As a Mormon, I participate each week in a one hour adult Sunday School class. This is pretty much expected of active adult members. Honestly, Sunday School has sometimes felt like a drag, and I have not always been mentally or spiritually engaged in the class.
But something has been happening in our ward, which is Mormon for congregation. I have noticed a growing depth and purpose to our Sunday School classes. Perhaps I am the one who has changed. The current Sunday School
teachers are diligent and effective, but no more so than teachers in
years past. In the Mormon church, teachers are unpaid amateurs. They
usually only hold the position for a year or two, and they aren't
selected on the basis of scriptural expertise. They facilitate discussion. They ask questions. They usually aren't Biblical scholars, and they don't have all the answers.
Whatever the reason, my feeling is that all of us, teacher and students, seem to be reading the scriptures deeply, asking searching questions, and looking for answers with both our hearts and minds, to a greater extent than I have experienced in the past. Class participation is high; a majority of members make substantial contributions to the discussion. Men and women of different ages, races, and backgrounds are sharing insights, speculations, opinions, experiences, and firm convictions. As we express our occasionally divergent views, I feel united with members of the class in our search for a better understanding of God. As we seek God together, I am coming to know my ward members better. This is a new way for me to feel like I am part of a community of saints. For me, this is what Sunday School should be.
It has been years since I have read the lesson (the text to be studied that week) ahead of class. But after a particularly meaty lesson yesterday, I decided to look in the student manual and prepare myself for next week's lesson by reading the text.
And . . . it's a Noah lesson. As in Noah and the Ark.
For years, I agonized over the Noah story. There was just no possible way that I could believe that he managed to collect representatives of every species of animal and put them on his ark. Nor could I believe that the entire planet - up to the mountaintops - was literally covered with water. It seemed to be one of the stories that kept me from being a fully believing Latter-day Saint.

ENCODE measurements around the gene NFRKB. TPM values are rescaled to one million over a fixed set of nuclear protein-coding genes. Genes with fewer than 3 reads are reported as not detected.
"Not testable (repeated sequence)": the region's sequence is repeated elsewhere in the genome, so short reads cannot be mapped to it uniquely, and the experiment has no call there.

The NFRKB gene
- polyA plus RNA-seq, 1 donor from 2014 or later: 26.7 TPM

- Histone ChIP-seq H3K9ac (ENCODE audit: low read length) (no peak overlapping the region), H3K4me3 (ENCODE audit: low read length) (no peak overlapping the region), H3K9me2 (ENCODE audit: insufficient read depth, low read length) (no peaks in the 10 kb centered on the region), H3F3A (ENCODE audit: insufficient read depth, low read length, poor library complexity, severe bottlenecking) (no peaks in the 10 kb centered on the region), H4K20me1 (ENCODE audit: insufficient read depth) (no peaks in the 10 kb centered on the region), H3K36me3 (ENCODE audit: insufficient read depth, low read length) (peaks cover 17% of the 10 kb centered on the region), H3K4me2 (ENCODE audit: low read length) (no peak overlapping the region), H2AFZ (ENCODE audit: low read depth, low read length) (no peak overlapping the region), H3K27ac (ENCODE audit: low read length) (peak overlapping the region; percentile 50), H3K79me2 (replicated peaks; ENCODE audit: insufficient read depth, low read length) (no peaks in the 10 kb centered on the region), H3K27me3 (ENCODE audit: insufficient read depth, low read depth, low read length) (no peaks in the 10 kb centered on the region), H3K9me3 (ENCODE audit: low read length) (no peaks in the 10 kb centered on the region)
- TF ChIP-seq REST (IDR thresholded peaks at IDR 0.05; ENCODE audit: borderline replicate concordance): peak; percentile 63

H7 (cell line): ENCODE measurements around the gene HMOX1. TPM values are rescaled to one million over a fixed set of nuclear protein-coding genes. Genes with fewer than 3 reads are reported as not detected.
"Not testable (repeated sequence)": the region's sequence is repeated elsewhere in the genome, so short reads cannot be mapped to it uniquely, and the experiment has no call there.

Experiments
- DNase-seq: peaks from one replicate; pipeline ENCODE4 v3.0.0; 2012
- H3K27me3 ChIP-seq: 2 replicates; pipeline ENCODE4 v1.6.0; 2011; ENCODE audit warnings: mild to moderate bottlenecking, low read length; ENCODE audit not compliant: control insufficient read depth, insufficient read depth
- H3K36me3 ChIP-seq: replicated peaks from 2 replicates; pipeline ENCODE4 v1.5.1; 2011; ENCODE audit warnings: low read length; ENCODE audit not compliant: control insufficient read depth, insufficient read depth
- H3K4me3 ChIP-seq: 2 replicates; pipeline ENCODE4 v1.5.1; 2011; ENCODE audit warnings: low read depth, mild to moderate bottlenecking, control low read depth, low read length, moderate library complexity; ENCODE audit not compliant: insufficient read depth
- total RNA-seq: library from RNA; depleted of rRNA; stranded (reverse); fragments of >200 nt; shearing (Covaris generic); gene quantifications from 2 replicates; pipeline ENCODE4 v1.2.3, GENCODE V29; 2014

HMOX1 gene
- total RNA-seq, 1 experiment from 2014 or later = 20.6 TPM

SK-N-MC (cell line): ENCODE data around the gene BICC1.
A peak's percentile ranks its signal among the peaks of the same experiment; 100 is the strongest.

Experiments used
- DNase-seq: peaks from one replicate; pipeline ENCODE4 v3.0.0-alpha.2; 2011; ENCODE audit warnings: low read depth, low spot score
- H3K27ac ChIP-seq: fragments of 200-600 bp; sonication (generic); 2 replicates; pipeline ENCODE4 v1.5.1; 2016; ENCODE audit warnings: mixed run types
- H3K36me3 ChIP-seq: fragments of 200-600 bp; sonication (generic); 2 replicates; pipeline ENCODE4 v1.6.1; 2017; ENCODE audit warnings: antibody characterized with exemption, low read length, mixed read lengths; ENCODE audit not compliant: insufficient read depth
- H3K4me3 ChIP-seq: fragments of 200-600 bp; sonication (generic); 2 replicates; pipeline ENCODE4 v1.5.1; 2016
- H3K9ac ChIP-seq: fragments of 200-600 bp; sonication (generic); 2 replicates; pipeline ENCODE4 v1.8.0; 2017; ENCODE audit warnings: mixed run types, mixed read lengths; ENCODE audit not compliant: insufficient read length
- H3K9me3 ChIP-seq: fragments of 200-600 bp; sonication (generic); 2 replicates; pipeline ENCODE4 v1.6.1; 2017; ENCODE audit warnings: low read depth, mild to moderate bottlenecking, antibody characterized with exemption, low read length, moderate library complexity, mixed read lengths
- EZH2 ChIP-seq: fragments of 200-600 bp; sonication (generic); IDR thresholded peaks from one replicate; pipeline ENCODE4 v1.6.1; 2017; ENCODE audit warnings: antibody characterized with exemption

Official church publications talk of a literal, global flood. Here is an article from the Ensign (the monthly magazine for adults that is published by the church) that leaves no room for anything other than a strictly literal interpretation of the Genesis account. That issue of the Ensign was published when I was a student at Brigham Young University. I distinctly remember reading the article with a sinking feeling. I even wrote a short paper for one of my university classes on my inability to reconcile the scriptural account of the flood with my understanding of science.
Noah and his ark have bothered me so much that for a long time I avoided Noah's ark themed books, toys, and puzzles for my children. It always amazed me when parents would blithely teach their children the story of the animals boarding the ark two-by-two. Inside I was screaming, "But there are tens of thousands of animal species on Earth. And that's not counting the invertebrates!"
Gradually, I have moved on from my all-or-nothing fundamentalism. I never could believe in the "all," and I didn't want to be left with nothing. I gave myself permission to believe in a local flood and in the incompleteness, fallibility, and sometimes figurative nature of scripture (including the account in Moses), and still be a good Mormon. This approach, of course, has implications beyond Noah and the ark. Some Mormons would probably consider my views on scripture to be unorthodox at best and heretical at worst. But for now, this is where I am, and I don't know where else to be.
If you're interested, here is a collection of statements made by church leaders about the flood. Included are references to the theory, which I do not discuss here, that the flood was a kind of baptism of the earth.
UPDATE: This post from Times and Seasons discusses ways in which the Biblical text itself might prefer a non-literal reading and cautions against arguing from a scientific standpoint. I got there by following a link I found on this interesting blog which is devoted to commentary on the Gospel Doctrine Old Testament lessons.